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Bryan Doherty: A new year

As 2010 comes to a close and 2011 is upon us, there are differing sectors of the agricultural community which are feeling the effects of volatility and high-priced markets or low-priced markets. Grain producers looking ahead to 2011 (or even 2012) are seeing real opportunity presented as the new year starts. For dairy producers, 2010 is another year that, for the most part, they would like to forget, as was 2009. Time changes many things, and it's highly likely that, by the end of 2011, there may be a flip-flop in price activity for dairy and grain.

It is important for grain producers to take stock of the market now. Recognize value and the opportunity that current prices present. Be strategic in your planning. There is an old saying: prior planning prevents poor performance. This may be acutely true in 2011. Prices are attractive. With tight inventory, they could get explosive. Yet on the other hand, from a historical perspective, just when supplies seem to be so tight that there's no turning back for prices, somehow record crops emerge and speculative interest quickly leaves the market. Therefore, be prepared and have enough sold into 2011 that, if prices crash, it makes a difference to your bottom line. Also be prepared so that, if prices rally, you've positioned yourself to benefit.

For dairy producers, it's highly likely that, between high grain prices and low milk prices, there will be a natural attrition of dairy cows and/or heifers. Ultimately, low prices cure low prices, and this could be the scenario that 2011 will eventually show. If prices recover, we want to encourage producers to recognize that getting aggressive on selling into the rally, while it can provide beneficial dividends, may also cut you significantly short if prices climb higher than you think they will. Therefore, we encourage a strong balance. If you forward contract milk into rallies, be prepared to cover a portion of this with call options. Or buy put options on rallies to establish a price floor, yet leave the top side open.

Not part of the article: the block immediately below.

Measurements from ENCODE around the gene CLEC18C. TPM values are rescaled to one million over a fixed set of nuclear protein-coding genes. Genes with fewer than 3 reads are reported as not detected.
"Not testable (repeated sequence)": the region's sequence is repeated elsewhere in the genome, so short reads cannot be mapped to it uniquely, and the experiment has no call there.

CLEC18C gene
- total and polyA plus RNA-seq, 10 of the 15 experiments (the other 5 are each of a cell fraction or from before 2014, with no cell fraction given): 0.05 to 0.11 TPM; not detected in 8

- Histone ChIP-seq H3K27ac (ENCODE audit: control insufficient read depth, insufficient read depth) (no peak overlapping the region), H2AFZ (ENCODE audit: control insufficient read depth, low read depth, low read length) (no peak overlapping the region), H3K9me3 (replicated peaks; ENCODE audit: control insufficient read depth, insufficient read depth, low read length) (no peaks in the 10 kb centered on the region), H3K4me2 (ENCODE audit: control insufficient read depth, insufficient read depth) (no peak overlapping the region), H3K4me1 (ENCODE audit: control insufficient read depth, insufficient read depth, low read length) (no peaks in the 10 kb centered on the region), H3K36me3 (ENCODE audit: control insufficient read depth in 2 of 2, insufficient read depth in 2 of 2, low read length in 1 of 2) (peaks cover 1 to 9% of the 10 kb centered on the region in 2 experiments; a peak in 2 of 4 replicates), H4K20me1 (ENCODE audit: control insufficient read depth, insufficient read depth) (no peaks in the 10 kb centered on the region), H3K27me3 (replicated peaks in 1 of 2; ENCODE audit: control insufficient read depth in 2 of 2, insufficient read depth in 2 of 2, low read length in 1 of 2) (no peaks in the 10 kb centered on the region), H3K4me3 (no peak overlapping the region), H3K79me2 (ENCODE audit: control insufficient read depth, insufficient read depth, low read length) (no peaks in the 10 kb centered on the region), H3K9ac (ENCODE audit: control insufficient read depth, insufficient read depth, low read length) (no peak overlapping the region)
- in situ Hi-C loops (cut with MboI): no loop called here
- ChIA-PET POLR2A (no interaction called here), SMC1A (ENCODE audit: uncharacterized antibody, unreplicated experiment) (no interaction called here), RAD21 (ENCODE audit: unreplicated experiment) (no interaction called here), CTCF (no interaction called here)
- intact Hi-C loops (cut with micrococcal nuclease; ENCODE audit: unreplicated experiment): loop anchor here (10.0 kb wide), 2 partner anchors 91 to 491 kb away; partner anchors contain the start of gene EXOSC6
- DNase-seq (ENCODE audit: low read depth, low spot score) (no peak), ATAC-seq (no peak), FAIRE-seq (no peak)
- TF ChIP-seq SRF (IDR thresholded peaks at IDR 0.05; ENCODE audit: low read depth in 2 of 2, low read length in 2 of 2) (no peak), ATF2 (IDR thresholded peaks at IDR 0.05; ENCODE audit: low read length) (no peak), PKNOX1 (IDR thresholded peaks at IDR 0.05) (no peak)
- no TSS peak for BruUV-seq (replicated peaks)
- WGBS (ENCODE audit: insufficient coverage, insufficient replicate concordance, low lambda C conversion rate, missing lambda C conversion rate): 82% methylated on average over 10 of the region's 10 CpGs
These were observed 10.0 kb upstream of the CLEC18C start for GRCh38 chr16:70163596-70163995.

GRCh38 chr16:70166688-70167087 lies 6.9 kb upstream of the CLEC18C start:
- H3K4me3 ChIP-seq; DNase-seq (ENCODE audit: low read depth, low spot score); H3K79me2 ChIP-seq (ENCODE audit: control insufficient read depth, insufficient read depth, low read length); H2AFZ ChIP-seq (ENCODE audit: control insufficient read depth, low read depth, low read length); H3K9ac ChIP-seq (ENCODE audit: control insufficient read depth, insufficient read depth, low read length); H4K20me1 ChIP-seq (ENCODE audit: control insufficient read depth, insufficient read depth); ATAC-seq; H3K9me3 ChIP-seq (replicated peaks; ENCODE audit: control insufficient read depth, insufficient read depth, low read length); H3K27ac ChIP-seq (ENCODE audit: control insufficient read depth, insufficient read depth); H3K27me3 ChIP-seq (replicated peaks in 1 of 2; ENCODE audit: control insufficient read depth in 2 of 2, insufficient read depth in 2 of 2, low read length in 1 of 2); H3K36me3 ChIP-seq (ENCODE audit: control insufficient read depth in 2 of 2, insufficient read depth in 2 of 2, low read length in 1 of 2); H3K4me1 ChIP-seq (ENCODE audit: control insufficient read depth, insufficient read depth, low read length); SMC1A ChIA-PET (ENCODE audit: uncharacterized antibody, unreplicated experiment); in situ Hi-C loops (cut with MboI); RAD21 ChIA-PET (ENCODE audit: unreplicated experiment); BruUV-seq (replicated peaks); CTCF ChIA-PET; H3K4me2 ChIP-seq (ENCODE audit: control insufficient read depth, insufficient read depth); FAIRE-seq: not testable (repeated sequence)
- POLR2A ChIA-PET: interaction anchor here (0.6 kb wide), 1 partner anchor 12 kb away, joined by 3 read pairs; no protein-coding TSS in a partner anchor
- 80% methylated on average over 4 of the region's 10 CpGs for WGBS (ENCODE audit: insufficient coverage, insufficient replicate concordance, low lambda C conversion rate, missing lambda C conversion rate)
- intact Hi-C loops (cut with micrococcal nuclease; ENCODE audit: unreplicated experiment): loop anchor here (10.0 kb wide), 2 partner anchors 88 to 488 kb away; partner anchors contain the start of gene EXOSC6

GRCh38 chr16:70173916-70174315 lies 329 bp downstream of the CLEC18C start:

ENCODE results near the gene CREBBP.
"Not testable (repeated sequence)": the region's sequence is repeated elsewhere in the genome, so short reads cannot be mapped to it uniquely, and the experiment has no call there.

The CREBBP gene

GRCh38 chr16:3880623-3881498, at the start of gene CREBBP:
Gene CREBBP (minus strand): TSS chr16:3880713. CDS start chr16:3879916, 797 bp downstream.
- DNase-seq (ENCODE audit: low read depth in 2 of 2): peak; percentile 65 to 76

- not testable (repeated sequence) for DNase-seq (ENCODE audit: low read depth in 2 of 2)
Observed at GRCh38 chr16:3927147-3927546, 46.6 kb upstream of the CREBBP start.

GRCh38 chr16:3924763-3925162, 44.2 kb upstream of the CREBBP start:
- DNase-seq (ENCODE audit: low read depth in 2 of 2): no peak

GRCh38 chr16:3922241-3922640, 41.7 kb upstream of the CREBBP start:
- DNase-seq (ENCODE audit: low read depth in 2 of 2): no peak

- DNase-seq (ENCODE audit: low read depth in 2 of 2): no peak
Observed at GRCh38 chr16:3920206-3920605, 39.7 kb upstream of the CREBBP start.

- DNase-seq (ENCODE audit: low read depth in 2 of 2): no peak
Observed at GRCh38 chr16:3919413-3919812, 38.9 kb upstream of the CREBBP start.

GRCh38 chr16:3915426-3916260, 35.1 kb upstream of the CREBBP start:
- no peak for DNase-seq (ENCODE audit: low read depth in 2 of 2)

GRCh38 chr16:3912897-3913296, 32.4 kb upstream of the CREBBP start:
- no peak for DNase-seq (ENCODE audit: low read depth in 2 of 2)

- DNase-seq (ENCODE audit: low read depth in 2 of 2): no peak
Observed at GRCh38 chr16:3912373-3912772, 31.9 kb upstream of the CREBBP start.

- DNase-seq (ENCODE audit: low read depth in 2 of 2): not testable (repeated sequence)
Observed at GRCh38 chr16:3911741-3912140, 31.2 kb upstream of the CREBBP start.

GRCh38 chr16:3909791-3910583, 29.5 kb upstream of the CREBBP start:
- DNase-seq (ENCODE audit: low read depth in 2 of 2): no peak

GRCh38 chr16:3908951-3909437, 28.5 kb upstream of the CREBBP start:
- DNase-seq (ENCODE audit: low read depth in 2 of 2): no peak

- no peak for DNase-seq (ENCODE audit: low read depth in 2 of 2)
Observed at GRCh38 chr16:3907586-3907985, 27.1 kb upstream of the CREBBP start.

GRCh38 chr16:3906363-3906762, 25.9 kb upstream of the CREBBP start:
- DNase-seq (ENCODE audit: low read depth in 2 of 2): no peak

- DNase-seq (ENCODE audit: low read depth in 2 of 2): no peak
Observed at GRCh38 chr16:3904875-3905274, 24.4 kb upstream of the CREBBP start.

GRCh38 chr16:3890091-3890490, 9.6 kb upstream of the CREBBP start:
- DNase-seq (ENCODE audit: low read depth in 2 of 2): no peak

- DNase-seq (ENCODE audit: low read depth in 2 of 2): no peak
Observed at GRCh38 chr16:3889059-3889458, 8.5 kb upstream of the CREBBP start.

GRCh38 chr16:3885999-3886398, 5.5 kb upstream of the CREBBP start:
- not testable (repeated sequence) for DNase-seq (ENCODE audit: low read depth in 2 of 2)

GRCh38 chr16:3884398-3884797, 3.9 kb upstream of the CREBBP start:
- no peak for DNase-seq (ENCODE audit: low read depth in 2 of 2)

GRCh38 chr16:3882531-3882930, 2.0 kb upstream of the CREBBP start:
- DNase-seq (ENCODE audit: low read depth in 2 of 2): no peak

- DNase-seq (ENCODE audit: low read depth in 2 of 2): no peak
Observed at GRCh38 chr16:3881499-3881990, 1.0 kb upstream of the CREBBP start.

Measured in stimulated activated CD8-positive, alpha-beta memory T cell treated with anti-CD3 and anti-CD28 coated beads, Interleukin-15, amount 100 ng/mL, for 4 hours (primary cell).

Marketing is not easy. If it were, everyone would do it and farmers would have a magical solution to generate guaranteed profits. That just doesn't happen. The market will give and take. It's more important than ever to be perceptive of where the market is now, where it's been, where it could go, and how to handle these moves when they occur. We look forward to a prosperous 2011, and hope you do as well.


If you have comments, questions or suggestions, contact Bryan Doherty at 1-800-

Top-Farm, Ext. 129. 


Futures trading is not for everyone. The risk of loss in trading is substantial.

Therefore, carefully consider whether such trading is suitable for you in light 

of your financial condition. Past performance is not necessarily indicative of 

future results.

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